Chancellor George Osborne cut personal income taxes but aimed new levies on the wealthy on Wednesday, taking a political gamble while pledging to stick to his government's tough austerity plan.
He also said that economy was improving, although growth is set to remain very modest this year.
In a move that will please his own Conservative party, he cut a 50 percent income tax band for the highest earners to 45 percent, from next year on. The Conservatives say that high a levy is a barrier to aspiration. The Labour opposition say it is a fair way to spread the pain.
In a nod to the Liberal Democrats, the junior coalition partner, Osborne raised the income tax threshold by more than previously announced to 9,205 pounds ($14,300), taking more poorly paid people out of the tax net.
Osborne also introduced a new 7 percent stamp duty rate on sales of property worth more than 2 million pounds. But he cut corporation tax 2 pence to 24 pence in April.
We'll be gettng five times more money each and every year from the wealthiest in our society, he said, in a statement opponents are likely to challenge.
Mindful of the risk that heavily indebted Britain could lose its prized top-notch credit rating, Osborne said there was no room to soften the plan of unprecedented spending cuts and tax increases, aimed at reducing sky-high debts.
A shock jump in public sector borrowing to a new record in February, released ahead of the budget statement, provided a stark reminder that the chancellor of the exchequer had no money to provide the fragile economy with a significant boost.
This budget reaffirms our unwavering commitment to deal with Britain's record debts, Osborne said in his budget speech to parliament.
Despite the ongoing risks from the euro zone debt crisis, Britain's economy was set to avoid a renewed recession and growth is expected to pick up in coming years, Osborne said.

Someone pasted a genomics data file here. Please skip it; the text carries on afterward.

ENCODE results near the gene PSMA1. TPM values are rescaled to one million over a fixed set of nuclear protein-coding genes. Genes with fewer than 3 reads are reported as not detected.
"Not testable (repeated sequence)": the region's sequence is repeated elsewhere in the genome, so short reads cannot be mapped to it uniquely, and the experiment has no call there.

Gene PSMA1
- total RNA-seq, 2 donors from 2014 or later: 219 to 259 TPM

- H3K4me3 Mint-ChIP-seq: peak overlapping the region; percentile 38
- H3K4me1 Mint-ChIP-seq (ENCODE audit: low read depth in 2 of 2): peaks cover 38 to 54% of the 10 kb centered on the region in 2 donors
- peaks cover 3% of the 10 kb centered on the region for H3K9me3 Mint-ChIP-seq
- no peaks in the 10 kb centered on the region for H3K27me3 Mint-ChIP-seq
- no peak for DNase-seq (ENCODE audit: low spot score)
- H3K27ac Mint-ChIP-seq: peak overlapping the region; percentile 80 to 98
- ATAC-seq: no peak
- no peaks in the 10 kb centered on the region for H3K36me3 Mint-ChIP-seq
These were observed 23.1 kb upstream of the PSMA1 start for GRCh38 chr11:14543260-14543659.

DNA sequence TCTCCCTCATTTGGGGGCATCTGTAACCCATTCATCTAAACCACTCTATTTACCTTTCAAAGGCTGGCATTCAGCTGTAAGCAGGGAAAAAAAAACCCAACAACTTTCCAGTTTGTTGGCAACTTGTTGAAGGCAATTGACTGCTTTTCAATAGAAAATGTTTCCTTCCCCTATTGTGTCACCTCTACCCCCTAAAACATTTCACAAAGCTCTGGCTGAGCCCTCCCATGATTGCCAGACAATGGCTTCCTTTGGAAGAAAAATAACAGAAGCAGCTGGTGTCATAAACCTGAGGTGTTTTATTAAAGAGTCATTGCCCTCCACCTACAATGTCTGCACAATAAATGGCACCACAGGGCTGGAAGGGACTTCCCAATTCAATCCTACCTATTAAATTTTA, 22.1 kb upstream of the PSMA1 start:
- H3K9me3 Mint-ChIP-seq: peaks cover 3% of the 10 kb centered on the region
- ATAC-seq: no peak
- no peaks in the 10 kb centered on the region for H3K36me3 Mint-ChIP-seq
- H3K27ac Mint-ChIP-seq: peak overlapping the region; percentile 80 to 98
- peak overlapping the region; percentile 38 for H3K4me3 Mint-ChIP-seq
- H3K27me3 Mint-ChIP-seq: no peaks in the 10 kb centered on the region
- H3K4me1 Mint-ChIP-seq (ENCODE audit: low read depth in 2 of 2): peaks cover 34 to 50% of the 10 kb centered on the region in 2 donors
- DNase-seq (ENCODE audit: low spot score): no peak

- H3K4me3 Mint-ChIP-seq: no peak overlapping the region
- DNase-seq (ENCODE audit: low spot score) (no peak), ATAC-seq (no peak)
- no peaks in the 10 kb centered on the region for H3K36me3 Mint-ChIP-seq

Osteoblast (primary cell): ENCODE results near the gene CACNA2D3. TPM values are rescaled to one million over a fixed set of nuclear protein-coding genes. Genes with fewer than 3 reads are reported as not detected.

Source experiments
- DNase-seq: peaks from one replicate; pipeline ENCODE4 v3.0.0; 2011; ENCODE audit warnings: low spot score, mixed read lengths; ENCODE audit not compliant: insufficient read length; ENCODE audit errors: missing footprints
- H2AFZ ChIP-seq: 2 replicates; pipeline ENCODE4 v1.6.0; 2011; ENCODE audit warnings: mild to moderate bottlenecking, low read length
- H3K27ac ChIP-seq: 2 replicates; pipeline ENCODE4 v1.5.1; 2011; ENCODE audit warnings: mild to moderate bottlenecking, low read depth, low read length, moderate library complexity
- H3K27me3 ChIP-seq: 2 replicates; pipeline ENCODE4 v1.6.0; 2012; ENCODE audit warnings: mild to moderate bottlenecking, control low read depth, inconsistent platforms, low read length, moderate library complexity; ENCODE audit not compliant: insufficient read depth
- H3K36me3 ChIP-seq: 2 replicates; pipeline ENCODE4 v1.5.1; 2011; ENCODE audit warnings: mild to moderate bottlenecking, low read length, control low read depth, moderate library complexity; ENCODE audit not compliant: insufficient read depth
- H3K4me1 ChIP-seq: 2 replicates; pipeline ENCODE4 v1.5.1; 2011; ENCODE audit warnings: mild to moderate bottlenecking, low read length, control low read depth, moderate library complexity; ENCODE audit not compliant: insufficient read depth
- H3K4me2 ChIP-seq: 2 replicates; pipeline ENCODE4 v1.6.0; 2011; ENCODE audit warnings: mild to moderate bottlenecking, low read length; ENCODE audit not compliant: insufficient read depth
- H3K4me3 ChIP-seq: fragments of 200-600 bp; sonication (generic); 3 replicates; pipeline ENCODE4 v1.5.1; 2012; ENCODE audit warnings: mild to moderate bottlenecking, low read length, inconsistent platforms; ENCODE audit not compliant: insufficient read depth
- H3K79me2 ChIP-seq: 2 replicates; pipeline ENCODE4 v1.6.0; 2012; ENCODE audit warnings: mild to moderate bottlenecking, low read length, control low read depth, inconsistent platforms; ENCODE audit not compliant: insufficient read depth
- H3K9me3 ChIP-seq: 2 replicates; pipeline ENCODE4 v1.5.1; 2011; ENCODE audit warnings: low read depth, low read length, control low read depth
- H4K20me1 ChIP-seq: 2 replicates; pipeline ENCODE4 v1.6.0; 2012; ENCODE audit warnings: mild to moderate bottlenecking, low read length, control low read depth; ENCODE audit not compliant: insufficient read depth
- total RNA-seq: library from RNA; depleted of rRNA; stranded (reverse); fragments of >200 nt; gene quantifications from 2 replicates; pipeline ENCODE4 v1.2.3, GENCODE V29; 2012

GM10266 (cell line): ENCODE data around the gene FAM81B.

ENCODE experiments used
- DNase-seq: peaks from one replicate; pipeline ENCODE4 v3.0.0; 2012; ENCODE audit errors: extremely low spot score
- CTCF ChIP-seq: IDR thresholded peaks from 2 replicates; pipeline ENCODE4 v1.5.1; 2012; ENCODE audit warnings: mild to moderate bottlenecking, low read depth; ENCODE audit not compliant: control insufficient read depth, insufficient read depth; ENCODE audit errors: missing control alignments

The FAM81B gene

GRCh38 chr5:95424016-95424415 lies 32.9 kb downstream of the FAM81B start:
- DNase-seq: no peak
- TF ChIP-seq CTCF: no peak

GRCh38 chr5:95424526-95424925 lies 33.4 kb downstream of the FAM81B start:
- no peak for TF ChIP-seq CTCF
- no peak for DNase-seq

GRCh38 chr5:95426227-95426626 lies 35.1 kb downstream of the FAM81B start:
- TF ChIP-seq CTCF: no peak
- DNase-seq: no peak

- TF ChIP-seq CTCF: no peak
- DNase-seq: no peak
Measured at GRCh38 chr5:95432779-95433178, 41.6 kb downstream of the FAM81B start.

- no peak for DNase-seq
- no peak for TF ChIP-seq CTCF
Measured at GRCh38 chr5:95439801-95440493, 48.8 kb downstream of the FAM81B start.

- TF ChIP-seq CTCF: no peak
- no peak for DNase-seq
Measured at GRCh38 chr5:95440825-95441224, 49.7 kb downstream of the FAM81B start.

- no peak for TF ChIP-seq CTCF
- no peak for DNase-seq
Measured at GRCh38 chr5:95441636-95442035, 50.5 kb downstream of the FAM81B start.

The coalition government of Conservatives and Liberal Democrats also remained on track to meet its fiscal targets to erase the budget deficit - which topped 11 percent before it took office - within the next five years.
In November, the ongoing economic weakness had forced Osborne to add two more years of austerity after the 2015 election and pointing to a much slower recovery than they expected when they took power in 2010.
Ratings agencies have warned Britain that it could be downgraded, with apparently only Osborne's unwavering determination to cut the deficit keeping them onside for now.
Britain has been hit hard by the 2007-2009 financial crisis and had to spend tens of billions to bailout major banks.
The recovery from the steep slump has been very weak, with the economy still running well below its precrisis peak and the unemployment rate at its highest in 16 years.
Many Britons have experienced the worst squeeze on their living standards in at least a generation as price rises outpaced meagre wage growth and the government's tax increases and austerity measures are eating into households budgets.
But in recent weeks, the overall mood among businesses is slowly improving after taking a severe knock from the euro zone crisis at the end of last year.
The government's Office for Budget Responsibility forecast that growth should pick up from the 0.8 percent predicted for 2012 to 2.0 percent next year and 2.7 percent in 2014, leaving its November predictions largely unchanged.
The government's Office for Budget Responsibility forecast predicted that net borrowing would fall from 126 billion pounds in 2011/2012 to 21 billion in 2016/2017.
Overall Britain's public sector debt as share of gross domestic product (GDP) will peak at 76.3 percent in 2014/15 before falling, fulfilling the second part of the fiscal target.
Any hopes for stimulus still rest squarely with the central bank and Wednesday's minutes suggested those chances of more money printing are receding.
Minutes from the Bank of England's latest meeting, also released on Wednesday, showed rising concerns about oil prices and future wage inflation, in a sign that the central bankers may be reluctant to extend quantitative easing beyond the current target of 325 billion pounds.
(Additional reporting by Fiona Shaikh, David Milliken, Olesya Dmitracova, and UK bureau; Editing by Mike Peacock/Jeremy Gaunt)